Malaspina student studies swimmers’ itch

April 12, 2005 - 5:00pm

Erik Lane, a fourth-year Biology student at Malaspina University-College, is trying to unlock the secrets of swimmers’ itch. That’s the red, bumpy rash that appears on human skin after contact with a parasite found in certain lakes on Vancouver Island.

Lane spent six months studying swimmers’ itch as part of his Biology 491 independent research project. He looked at the prevalence of swimmer’s itch in Westwood Lake, Long Lake and Horne Lake, and studied the life cycle of the parasite that causes it.

"All these lakes have had problems with swimmers’ itch in the past," he explained, "and with the upcoming swimming season, I thought the subject was topical. Nothing was known about the hosts of the parasite on Vancouver Island."

Dr. Tim Goater, Malaspina Biology professor and Lane’s faculty advisor, explained that all graduating biology students must complete the Biology 491 research course.

"Erik’s research stresses the value of the experience," said Goater. "He acquired valuable hands-on field and laboratory skills in ecology and parasitology, and developed a passion for curiosity-driven scientific research."

Lane’s study shows that the parasite responsible for swimmers’ itch belongs to a family of flatworms (also known as trematodes) that normally inhabit birds and mammals. In the tropics, these parasites can infect humans and cause the devastating disease known as Schistosomiasis. "Locally, there are no human schistosomes; however, schistosomes that mature in waterfowl can cause the condition known as swimmers’ itch," said Lane.

The parasite that causes swimmers' itch has a fascinating life cycle, said Lane. Eggs from the adult parasites live in waterfowl and are shed in birds’ feces, he explained. The eggs hatch in the water to a larval stage called miracidia, and amazingly they penetrate freshwater snails where they reproduce asexually to form hundreds of cercariae (a second larval stage).

"These new larvae are then shed from the snail when they mature, and swim to the water’s surface," said Lane. "Then they penetrate birds and mature into adults, and the cycle continues.

"However, at this stage, sometimes the cercariae attach to human skin because we send out the same chemical signals that birds do," explained Lane. "The larvae that penetrate human skin are killed by our immune system, but cause the irritating allergic reaction known as swimmers’ itch."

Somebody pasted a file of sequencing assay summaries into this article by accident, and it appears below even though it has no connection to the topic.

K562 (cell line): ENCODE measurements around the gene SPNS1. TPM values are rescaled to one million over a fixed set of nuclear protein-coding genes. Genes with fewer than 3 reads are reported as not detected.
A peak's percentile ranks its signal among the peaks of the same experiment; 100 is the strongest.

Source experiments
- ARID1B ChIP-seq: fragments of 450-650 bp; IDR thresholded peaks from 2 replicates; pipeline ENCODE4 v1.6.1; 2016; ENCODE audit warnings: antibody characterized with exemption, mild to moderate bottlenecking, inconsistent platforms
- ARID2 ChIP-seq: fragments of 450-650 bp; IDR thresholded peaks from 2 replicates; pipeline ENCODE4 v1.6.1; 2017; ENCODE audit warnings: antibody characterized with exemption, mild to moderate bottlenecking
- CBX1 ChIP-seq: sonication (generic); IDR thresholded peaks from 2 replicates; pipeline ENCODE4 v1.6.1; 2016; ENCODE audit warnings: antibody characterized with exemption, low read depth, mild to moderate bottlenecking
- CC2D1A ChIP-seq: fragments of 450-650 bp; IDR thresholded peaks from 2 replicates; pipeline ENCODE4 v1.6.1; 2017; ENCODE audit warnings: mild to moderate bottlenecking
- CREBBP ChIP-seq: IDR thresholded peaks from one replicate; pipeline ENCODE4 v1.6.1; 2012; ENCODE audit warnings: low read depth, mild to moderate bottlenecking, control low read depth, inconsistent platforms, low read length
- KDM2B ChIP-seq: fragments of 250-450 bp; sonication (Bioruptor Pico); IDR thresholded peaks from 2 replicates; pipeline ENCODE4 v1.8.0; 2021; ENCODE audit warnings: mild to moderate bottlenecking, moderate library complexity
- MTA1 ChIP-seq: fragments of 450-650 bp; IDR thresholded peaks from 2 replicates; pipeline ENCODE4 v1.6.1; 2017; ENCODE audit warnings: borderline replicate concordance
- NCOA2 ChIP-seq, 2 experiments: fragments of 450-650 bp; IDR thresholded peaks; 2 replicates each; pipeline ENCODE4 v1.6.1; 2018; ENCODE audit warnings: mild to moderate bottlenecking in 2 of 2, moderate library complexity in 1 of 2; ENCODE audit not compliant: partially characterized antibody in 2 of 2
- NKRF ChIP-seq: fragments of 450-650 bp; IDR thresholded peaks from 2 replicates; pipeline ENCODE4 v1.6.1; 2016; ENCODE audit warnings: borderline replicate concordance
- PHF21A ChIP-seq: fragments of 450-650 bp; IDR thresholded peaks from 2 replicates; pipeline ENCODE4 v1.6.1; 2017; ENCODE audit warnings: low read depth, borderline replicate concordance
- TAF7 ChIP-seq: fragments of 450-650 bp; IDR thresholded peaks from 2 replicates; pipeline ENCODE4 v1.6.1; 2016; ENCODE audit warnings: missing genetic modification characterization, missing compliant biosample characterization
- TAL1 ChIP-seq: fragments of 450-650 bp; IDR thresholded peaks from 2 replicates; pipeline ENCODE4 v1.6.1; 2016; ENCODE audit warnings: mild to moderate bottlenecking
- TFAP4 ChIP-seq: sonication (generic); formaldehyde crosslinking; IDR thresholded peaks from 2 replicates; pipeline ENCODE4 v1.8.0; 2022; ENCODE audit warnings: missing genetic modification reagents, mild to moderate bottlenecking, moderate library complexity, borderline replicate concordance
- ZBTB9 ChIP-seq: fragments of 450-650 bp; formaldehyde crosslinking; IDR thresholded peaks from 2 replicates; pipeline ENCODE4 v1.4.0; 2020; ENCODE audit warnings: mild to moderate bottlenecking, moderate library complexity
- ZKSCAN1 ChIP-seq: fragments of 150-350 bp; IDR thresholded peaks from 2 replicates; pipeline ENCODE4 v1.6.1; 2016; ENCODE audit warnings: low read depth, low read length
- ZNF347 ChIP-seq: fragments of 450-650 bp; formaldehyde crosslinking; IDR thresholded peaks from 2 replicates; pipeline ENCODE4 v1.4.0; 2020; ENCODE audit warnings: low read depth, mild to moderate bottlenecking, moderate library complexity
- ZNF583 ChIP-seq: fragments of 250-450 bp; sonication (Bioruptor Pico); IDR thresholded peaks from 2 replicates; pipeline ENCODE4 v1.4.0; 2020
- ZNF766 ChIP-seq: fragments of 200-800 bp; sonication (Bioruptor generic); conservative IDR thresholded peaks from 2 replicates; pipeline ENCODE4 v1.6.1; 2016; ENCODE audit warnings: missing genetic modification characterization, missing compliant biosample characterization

During the study, Lane and Goater collected three types of freshwater snails from the three lakes during a six month period (May to November 2004). After the first month, "it was evident that the freshwater snail, Physa gyrina, was the intermediate host for the parasite responsible for swimmers’ itch," said Lane.

"This snail species was the only one we found in all three lakes and it was the only one found to be infected with the parasite."

Westwood Lake showed no prevalence for swimmers’ itch, but seven percent of the snails found at Long Lake in June 2004 were infected.

"At Horne Lake, we found 23 percent of the snails were infected in July - which meant almost one in every four snails collected had the swimmers’ itch parasite," Lane said.

"Every time Tim and I collected snails from Horne Lake, we got swimmers’ itch on our arms when reaching into the lake. Swimmers’ itch is a real problem in Horne Lake, and my research demonstrated that one factor accounting for this is the number of infected snails. It remains a mystery as to why so many snails become infected."

Lane and Goater confirmed that the problem parasite belongs to a genus of trematodes known as Trichobilharzia. They plan to continue their research this summer to identify the exact species, and determine which waterfowl act as the definitive hosts.

Contrary to popular belief, Canada geese are not host to the parasite, said Lane. "We examined waste droppings from 92 Canada geese living near the lakes, but no samples were infected," said Lane.

However, ducks such as Mallards may be the bird host, "but we’re still trying to figure that out," he added. "We hope to work with the Nanaimo Fish and Game Club and local hunters to obtain access to ducks for dissection purposes. We’ll search for the adult parasite, which lives in the blood vessels draining the small intestine. We’ll also collect feces from Mallard and other local duck species to look for the eggs of our parasite."

Lane’s goal is to eventually submit his work to a scientific journal for publication. Following graduation in June, he hopes to land a job in the ecology field, although he has not ruled out graduate school.

"Students at Malaspina are given an experience unlike any other in the country with these Biology 491 independent research projects," said Lane. "They’re like a mini-masters project, and they teach us skills that we wouldn’t have learned in any other institution. I feel that that is one of the things that puts Malaspina University-College ahead of the rest, and I am grateful to be a student here."

Lane’s long-term goal is to become a third generation professor at Malaspina. His father Steve teaches English and Media Studies, and is the new Dean of Arts and Humanities, while his grandfather, Bob Lane, is a retired Philosophy and English professor.

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